Chi-sau, Lat-sau, and Hubad Lubad

geezer

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Those of you who also have some interest in Filipino Martial Arts probably have been exposed to some version of hubad-lubad, a set of sensitivity training drills which are often compared with WC's chi-sau. I actually find them more like the two-man "lat-sau" drills used in the WT lineage (especially the European versions).

In my own training (heavier on the lat-sau than the hubad) I've noticed some strong similarities, even to the point of finding a few points in which the sequences are nearly identical. On the other hand, there are also equally strong differences between these drills and their objectives which can be problematic if you are training to learn a coherent fighting system.

So my question is: Have you been exposed to both chi-sau (and possibly lat-sau) and hubad? If so, do you feel they reinforce or contradict each other? And, do you feel there is value in training both?
 

Danny T

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geezer in Pekiti-Tirsia we have "Segang Labo" which is a close-quarter engagement-disengagement drill that acts as a platform for strikes, traps and takedowns. There is an empty hand version as well as knife and sword versions. It is a timing and sensitivity development drill for counter-attacking while defending through medium to close ranges.

Every attack, whether against the opponent’s weapon hand or arm is toward the opponent’s core. For every move we should be counter-attacking.

The purpose of the drill is to learn to maintain flow and attack timing within the flow. Footwork is constant and never static causing angle changes, deflections, and offline hitting.
 

KPM

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I have never learned the Wing Tsun "Lat Sau" drills, so I really can't comment about that. But I have done a lot of Hubud...empty hand, sticks, and knives. Chi Sau and Hubud are different I think. Chi Sau really is a platform or base from which to launch techniques at each other. It is a form of controlled sparring. An exchange can start and easily stay within the "roll" without interrupting the flow of it. To me, Hubud is more of a series of connected drills and it is the transitioning from one drill to the other that has value. It is less of an "open-ended" roll that you can exchange from, and more of a technique in and of itself. The Luk Sau roll is not really a technique that has an application...its just rolling! But each of the Hubud drills are specific techniques in and of themselves. And then you vary the technique by inserting other things into it or transition to a different technique. Not quite as "open-ended" as rolling in Chi Sau.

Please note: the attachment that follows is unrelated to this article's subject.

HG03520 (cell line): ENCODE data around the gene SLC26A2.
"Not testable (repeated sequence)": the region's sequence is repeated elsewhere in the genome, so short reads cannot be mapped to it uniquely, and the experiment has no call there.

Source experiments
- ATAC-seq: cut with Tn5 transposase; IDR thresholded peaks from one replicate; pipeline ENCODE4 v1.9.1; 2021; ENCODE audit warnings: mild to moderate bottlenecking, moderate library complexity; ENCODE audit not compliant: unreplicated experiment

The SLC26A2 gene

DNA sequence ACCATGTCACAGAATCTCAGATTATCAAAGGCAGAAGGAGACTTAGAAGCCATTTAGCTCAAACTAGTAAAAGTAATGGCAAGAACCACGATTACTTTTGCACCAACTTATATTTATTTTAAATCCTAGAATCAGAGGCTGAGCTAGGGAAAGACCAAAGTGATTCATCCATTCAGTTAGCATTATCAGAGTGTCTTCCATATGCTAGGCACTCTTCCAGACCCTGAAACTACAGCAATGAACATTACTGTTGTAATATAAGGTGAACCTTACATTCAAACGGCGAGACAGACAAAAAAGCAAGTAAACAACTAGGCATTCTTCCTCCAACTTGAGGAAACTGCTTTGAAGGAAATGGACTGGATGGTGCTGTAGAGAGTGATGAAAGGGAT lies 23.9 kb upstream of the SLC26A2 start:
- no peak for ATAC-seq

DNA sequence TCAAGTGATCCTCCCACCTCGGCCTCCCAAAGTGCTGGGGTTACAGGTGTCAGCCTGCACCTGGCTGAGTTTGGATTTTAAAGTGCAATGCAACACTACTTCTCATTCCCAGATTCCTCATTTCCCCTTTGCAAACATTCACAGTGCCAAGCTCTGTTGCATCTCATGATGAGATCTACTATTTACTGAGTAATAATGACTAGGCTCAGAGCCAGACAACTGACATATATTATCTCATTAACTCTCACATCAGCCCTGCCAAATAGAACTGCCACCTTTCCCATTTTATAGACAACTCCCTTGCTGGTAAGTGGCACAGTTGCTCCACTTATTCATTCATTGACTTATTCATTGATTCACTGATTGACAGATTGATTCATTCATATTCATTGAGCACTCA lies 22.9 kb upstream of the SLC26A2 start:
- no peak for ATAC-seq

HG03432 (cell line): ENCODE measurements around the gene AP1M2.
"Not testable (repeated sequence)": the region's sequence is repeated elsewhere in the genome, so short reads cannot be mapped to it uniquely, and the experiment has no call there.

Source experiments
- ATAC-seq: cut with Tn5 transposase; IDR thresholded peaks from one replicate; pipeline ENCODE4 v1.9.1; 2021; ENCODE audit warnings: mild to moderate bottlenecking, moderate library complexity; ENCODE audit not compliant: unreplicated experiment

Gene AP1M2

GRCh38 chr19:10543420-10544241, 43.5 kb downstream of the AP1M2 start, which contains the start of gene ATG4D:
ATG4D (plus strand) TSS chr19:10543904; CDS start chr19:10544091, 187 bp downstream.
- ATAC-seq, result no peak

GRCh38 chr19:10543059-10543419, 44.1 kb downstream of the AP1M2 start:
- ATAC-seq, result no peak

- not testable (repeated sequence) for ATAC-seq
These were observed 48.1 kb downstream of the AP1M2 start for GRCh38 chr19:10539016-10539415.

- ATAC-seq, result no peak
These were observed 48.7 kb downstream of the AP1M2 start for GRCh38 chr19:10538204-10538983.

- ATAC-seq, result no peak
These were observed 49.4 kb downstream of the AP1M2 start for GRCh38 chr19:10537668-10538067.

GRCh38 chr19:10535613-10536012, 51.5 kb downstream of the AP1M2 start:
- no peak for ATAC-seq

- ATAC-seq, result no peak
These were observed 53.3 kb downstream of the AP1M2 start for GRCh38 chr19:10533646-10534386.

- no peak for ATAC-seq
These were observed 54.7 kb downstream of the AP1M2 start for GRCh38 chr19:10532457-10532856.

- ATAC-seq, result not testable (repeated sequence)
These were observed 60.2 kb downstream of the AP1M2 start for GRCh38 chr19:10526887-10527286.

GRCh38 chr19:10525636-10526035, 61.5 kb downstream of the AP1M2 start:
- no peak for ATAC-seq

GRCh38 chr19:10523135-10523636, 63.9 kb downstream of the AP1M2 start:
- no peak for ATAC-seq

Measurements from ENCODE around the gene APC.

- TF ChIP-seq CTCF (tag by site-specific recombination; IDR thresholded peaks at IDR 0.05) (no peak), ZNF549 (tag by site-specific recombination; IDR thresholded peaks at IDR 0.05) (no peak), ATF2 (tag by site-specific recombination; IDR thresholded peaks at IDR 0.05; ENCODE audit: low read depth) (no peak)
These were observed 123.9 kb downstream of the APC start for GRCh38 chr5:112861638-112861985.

I think a lot of Wing Chun people would consider just about any of the Hubud drills to be "chasing hands." And this is because all of the Hubud drills were originally designed to deal with weapons, where you have to have positive control of the weapon arm/hand. So they may be considered to be counter-productive or contradictory to Wing Chun training in that regard.

But...if you have a desire to learn to deal with weapon attacks, then incorporating some of the Hubud drills into Wing Chun training is a great idea and can be easily done!
 

guy b.

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I have never learned the Wing Tsun "Lat Sau" drills, so I really can't comment about that

I'm curious, why not? Does the mainland wing chun not have these?
 

KPM

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I'm curious, why not? Does the mainland wing chun not have these?